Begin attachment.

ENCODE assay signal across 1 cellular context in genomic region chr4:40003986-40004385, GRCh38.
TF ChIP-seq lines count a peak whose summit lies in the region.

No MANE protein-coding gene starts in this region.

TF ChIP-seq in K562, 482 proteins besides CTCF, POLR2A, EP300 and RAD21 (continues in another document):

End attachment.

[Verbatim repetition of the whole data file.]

ENCODE assay signal across 1 cellular context in genomic region chr4:40003986-40004385, GRCh38.
TF ChIP-seq lines count a peak whose summit lies in the region.

No MANE protein-coding gene starts in this region.

TF ChIP-seq in K562, 482 proteins besides CTCF, POLR2A, EP300 and RAD21 (continues in another document):